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  9. …oh, and needless to say, undocumented families leaving to go back to their home countries are extremely unlikely to fill out forms or otherwise give the school secretary information about where they’re going, even if they are preparing for departure.

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  10. This new graduation rate (imposed on states by 2008 changes to NCLB) is inferior to our previous graduation rate here in California (using the NCES formula).  This new cohort rate only looks at students who have graduated with their class in four years.  While I understand wanting to have this number, what happens to counting the students who take 5 or 6 years to finish high school?  If you look at Dataquest, with the NCES/old method, the state has 404,987 graduates for the 09-10 school year.  Per the new method, there were only 386, 222.  Where are the other 18,765?  These students will probably never show up in a graduation rate since their ‘cohort’ is in the past (prior to 09-10).  The problem is also there when we use the new cohort dropout rate.  The same math applies.  Rather than 98,475 state dropouts, there are only 94,312 (4163 missing and potentially never to be counted as dropouts).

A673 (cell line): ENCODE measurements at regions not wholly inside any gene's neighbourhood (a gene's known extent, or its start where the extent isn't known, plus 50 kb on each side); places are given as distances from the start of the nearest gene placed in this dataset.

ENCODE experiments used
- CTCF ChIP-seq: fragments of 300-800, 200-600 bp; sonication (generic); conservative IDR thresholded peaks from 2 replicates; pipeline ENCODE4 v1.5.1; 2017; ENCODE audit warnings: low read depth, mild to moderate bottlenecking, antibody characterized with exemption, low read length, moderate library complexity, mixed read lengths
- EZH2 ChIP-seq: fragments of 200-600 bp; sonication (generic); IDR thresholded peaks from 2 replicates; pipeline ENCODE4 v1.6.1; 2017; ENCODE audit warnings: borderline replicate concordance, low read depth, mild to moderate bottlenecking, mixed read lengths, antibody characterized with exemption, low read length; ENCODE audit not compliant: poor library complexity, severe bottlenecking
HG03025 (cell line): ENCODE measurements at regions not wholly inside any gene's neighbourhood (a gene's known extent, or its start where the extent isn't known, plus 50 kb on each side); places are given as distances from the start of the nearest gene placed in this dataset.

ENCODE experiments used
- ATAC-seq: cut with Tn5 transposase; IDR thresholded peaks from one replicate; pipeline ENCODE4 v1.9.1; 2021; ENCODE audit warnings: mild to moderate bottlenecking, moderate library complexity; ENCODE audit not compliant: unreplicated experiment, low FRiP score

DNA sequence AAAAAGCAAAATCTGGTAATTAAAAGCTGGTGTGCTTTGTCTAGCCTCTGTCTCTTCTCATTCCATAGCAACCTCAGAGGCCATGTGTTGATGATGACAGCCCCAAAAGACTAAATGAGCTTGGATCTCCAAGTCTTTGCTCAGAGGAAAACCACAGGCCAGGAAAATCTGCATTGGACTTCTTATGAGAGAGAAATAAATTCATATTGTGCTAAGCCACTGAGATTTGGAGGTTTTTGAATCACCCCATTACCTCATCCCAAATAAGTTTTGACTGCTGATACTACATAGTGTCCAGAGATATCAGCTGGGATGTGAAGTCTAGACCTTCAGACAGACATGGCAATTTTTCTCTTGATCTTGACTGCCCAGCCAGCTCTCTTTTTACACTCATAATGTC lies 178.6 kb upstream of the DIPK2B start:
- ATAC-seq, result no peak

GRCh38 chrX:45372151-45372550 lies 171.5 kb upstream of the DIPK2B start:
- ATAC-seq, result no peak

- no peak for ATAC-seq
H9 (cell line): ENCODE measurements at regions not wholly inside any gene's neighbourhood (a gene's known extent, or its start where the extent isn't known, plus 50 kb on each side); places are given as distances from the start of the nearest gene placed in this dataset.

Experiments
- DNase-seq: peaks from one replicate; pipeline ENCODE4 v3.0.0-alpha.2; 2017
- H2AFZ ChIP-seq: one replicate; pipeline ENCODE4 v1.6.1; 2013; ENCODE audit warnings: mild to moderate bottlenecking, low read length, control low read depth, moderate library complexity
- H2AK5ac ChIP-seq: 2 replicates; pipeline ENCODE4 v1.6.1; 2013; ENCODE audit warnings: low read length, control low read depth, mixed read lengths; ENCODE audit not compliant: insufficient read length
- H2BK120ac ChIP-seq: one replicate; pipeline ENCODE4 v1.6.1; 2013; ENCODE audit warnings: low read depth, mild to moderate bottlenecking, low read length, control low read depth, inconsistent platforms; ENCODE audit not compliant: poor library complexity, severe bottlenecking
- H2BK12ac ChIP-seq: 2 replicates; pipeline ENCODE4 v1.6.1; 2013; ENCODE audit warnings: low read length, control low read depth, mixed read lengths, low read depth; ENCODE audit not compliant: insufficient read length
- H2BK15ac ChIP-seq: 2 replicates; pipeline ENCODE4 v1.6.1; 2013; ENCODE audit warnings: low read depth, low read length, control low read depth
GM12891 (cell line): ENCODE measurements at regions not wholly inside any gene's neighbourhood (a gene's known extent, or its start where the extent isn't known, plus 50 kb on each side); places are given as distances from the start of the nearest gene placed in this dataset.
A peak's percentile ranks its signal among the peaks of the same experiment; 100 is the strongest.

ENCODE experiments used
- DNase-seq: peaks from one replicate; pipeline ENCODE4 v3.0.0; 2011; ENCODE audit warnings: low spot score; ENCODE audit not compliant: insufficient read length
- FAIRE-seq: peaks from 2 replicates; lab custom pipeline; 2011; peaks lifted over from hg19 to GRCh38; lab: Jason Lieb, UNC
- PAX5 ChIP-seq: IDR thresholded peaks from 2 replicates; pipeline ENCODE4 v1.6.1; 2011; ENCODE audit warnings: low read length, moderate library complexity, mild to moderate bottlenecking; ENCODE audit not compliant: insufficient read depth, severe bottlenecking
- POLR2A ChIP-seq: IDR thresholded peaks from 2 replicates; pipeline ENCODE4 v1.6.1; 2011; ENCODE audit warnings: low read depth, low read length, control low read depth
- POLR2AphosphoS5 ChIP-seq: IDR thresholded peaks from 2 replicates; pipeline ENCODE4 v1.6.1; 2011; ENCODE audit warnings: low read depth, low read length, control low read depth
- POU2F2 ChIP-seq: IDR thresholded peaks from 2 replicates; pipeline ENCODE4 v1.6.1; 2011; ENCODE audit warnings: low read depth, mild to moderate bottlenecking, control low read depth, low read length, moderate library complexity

The real dropout rate for the 09-10 cohort for the state is 19.6% (100% minus the NCES grad rate of 80.4) - higher than the 18.2% the state is using.  In my district, the difference is even larger – our old cohort dropout rate is 24.8% rather than 16.3% with the new rate.

    I hope that CA will continue with the old, NCES rate – which is more accurate for dropouts than the new.